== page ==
Tuesday, December 29, 2009

The Genius of Tom Samek

The wood relief pictured above is part of Tom Samek's current exhibition at the Handmark Gallery in Salamanca Place Hobart. The plate pictured below is also one of Tom's creations but notably - so is the food on it! Mary and I have known him for over 30 years and we have enjoyed both his food and his art for as long. In 1989 he combined his artistic and culinary genii to present the most unforgettable dinner of our lives. It was a game dinner in the Chandelier Room at Hadley's Hotel and the food attacked the guests.

We first encountered Samek food at St Andrew's Inn at Cleveland when Mary and I were living in Launceston in the late 1970's and early 1980's. We would stop the old Rover 3500 at St Andrews on the way down and on the way back on our many trips backwards and forwards between Hobart and the Northern Capital to eat such new (for us then), dishes such as jugged hare, rabbit rilletes and moules mariniere. It was such an awakening.

Tom's food was , like his art, dark, brooding, intelligent and perfectly executed. It was as though a new world had opened for us. In fact it had, as his food caused us to later travel to Europe eating with some of the great chefs of the day - Alain Chapel, Fredy Giradet (Gault Millau Chef of the Century) and the Haberlin brothers and to tour the world's foodhalls - memorably Les Halles at Lyon and fish markets - memorably London, Paris, St Malo and Venice ( not to mention the KaDeWe - then the largest foodstore in the world when Berlin was still a city divided by the Wall ).

When Tom moved to Prospect House at Richmond we were devastated. He left us no choice. We had to follow him. We would drive down to Richmond from Launceston and eat dinner with him on the Friday or Saturday night, stay at the House, eat his unbelievable separately coloured yellow and white scrambled eggs for breakfast the next morning and then drive home.

If we were devastated when he left St Andrew's Inn we were in mourning when he left Prospect House to concentrate on his art. What were we to do? The answer came in the form of him succumbing to the pressure of his followers and agreeing to cook periodic "game dinners".

These were organised as and when various of us found interesting game and seafood and Tom would cook it. They were usually held in the grand dining and ball rooms of Hadley's Hotel with him being given the run of the kitchens at a time when the Hotel did not do a dinner service.

This was bliss. Such a privilege. We would take our own wines and he would perform his food miracles.

He was a produce driven genius long before it became fashionable to focus on fresh local and seasonal ingredients.

It was (and is) his skill at simply treating these ingredients and his quirky sense of humour that made and make him such a great chef. By way of example nothing could be simpler than crow, but the notion of serving it up to Hobart's establishment at a game night at a gentleman's club is what sets Samek apart. Let them eat crow!

We have had such dishes as wild goat, hare, venison, kangaroo, native hen, ducks, geese and swan all cooked with Tom's distinctive touch. A menu he cooked at home for Mary and me and some friends to mark my 55th birthday last year will serve to illustrate.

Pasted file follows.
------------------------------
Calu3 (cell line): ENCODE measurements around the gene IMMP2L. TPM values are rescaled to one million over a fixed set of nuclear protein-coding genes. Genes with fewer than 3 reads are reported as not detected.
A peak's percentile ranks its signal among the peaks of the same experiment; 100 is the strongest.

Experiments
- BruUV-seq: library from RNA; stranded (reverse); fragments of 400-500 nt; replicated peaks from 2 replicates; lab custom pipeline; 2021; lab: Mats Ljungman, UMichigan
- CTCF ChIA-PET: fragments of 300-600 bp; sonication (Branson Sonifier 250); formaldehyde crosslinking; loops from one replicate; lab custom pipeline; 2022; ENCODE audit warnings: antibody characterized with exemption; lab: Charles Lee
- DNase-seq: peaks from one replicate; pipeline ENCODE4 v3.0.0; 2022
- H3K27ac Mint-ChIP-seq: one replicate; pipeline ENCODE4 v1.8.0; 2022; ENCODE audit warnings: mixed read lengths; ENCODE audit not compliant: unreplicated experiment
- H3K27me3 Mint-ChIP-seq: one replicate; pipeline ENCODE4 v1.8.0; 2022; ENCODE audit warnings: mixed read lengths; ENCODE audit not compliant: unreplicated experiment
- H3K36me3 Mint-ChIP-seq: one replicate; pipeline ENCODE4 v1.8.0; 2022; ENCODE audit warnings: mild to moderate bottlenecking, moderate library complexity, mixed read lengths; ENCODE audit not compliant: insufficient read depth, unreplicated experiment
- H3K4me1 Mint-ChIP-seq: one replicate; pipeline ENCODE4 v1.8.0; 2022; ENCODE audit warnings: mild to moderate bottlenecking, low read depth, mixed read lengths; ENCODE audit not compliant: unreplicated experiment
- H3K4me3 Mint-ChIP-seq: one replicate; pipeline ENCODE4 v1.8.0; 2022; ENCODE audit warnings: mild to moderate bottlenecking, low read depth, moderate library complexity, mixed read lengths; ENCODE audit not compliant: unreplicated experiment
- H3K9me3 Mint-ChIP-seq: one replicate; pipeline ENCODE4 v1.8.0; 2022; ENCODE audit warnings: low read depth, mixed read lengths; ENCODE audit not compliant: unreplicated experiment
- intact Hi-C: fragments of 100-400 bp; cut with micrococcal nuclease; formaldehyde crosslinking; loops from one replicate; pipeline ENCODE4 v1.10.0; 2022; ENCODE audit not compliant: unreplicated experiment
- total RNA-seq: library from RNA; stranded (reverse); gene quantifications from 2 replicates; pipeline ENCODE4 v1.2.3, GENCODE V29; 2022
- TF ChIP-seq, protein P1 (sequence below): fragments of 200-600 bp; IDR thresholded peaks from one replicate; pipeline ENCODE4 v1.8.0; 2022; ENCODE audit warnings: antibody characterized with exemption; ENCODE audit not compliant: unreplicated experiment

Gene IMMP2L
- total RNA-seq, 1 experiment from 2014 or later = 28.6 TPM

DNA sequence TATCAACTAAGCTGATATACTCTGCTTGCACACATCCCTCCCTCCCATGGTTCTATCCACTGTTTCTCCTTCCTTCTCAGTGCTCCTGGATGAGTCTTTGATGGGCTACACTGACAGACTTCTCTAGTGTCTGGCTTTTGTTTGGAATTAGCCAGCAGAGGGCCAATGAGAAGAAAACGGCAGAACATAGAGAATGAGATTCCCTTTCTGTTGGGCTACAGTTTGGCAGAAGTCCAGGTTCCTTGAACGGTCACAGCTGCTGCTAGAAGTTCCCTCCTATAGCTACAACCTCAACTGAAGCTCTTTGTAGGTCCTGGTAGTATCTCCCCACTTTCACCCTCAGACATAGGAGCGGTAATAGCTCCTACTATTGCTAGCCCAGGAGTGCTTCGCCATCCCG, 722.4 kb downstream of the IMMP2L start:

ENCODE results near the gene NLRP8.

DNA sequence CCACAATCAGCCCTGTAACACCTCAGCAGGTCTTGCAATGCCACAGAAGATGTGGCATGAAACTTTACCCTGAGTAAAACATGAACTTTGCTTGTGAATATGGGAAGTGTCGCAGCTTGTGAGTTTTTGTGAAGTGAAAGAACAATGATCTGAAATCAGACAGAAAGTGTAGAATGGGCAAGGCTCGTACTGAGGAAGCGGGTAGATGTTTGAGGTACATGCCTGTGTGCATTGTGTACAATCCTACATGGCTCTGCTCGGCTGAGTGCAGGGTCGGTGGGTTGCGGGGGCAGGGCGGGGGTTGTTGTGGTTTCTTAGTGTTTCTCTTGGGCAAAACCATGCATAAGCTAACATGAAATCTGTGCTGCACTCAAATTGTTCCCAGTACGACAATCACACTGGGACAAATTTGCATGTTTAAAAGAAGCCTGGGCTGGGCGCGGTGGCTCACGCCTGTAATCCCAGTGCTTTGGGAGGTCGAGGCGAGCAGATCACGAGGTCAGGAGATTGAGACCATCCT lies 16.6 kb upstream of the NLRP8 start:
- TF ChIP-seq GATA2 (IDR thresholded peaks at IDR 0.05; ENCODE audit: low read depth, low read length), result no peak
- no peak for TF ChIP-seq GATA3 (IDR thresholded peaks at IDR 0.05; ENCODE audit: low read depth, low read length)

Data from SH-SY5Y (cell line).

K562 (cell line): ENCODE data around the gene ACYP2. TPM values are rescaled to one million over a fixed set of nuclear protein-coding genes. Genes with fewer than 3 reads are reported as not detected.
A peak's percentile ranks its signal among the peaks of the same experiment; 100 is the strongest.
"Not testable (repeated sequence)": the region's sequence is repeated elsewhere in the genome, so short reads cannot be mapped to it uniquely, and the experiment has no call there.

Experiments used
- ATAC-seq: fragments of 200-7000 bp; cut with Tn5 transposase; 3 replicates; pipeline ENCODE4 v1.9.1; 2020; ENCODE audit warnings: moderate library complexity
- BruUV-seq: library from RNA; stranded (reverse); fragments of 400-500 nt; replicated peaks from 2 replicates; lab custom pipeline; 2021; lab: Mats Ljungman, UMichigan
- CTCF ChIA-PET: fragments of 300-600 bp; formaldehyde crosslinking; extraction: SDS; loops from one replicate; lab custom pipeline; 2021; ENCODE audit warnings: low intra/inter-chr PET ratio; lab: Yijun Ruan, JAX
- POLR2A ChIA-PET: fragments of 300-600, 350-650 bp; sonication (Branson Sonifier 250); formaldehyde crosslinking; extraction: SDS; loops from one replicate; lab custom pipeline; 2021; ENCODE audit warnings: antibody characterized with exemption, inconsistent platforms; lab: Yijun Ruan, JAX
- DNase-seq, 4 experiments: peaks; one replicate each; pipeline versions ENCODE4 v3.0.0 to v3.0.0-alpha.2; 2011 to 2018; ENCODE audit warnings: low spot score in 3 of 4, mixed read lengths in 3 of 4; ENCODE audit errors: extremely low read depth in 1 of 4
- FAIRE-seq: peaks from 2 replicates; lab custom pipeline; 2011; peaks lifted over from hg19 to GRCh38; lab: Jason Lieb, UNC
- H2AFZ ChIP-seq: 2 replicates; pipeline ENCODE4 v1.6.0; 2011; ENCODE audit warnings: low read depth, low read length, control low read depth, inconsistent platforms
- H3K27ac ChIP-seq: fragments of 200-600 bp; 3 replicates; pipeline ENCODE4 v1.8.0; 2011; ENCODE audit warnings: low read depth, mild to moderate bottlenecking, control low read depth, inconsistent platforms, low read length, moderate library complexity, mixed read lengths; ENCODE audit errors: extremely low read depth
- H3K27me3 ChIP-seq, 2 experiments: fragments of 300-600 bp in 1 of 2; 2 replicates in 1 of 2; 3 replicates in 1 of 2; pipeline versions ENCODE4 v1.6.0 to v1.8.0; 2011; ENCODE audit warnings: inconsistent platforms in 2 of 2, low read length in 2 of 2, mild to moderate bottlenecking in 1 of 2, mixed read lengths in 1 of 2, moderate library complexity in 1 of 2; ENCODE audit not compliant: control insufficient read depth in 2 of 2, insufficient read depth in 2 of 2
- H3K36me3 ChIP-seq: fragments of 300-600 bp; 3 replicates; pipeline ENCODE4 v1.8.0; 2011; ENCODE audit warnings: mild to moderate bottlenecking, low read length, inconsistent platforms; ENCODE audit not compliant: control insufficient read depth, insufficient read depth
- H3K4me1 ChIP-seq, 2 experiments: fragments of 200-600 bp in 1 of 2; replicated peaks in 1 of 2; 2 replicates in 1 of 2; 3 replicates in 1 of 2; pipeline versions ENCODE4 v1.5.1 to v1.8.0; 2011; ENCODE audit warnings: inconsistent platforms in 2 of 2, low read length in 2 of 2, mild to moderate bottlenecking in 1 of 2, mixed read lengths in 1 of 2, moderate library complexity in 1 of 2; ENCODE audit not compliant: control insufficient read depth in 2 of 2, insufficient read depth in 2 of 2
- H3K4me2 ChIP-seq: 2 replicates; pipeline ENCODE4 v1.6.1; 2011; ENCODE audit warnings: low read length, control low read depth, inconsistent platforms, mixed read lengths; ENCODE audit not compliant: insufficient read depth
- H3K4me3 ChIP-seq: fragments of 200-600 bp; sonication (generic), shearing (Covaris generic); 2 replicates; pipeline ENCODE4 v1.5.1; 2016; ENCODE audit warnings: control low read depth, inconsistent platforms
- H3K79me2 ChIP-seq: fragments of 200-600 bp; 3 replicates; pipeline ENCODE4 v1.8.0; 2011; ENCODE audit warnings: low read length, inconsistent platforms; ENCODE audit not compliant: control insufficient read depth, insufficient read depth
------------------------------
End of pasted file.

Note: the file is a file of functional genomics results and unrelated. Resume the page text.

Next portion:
As a birthday gift he and his partner Tracy designed and had fired 12 dinner plates embossed with my "family crest" comprising the heads of a duck, a hare and a tuna mounted on a rosemary stalk. On these plates he served 13 courses which were detailed in a "souvenir" menu book in which he had painted a water colour satirical representation of each dish.

The dinner started with whiting roulee (pictured) served with Gosset rose 2003.

It continued, still under the influence of the Gosset, with a prawn and leek roulade and successively, a quail rillette and rabbit rillete. Then a cucumber leek oyster cup and a spinach and Gorgonzola delice.

The meal then ramped up a notch with a yellow fin tuna tartare served with quail's egg (pictured above), accompanied by a 1992 Leeuwin Estate Art Series Chardonnay.

Then came Tom's signature cold mushroom souffle, usually made with personally gathered local Slippery Jack mushrooms. This course washed down with Vosne Romanee "Les Chaumes" Robert Arnaux 1999.

Wild duck and bitter Damson plums "swan about" followed with an Echeraux Mungeret Gibourg 2001 before an unbelievable and totally seasonal (for March) tomato and basil sorbet intervened.

The piece de resistance was his baron of hare, a dish he had developed over 25 years, on this occasion accompanied beautifully by a 2000 Bandol, a Tardieu - Laurent.

The cheese course was a memorable collection of French and local cheeses married with an old Australian red - a 1982 - yep, a 26 year old, Henschke Hill of Grace which was just perfect.

And finally individual fresh fig tartlettes brought us all to our knees with a Fritz Haag Brauneberger-Juffer Sonnenuhr auslese - a long gold capsule from 1998.

I digress of course. The Samek game dinners during the late 1980's were truly masterpieces of food and art. People watching Heston Blumenthal's current television series could be forgiven for thinking that the Fat Duck chef cum food scientist invented the notion of food theatre but Tom was putting birds in pies and musicians in cakes years ago.

His take on the mythical Cockatrice, like Blumenthal's after him, was stitched together by a plastic surgeon in surgical gown and mask. The Samek version comprised a large salmon, a duck and quail for the wings of the monstrous flying marine creature. So terrifying was it that when baked and served some guests at the dinner could not bring themselves to eat any part of it!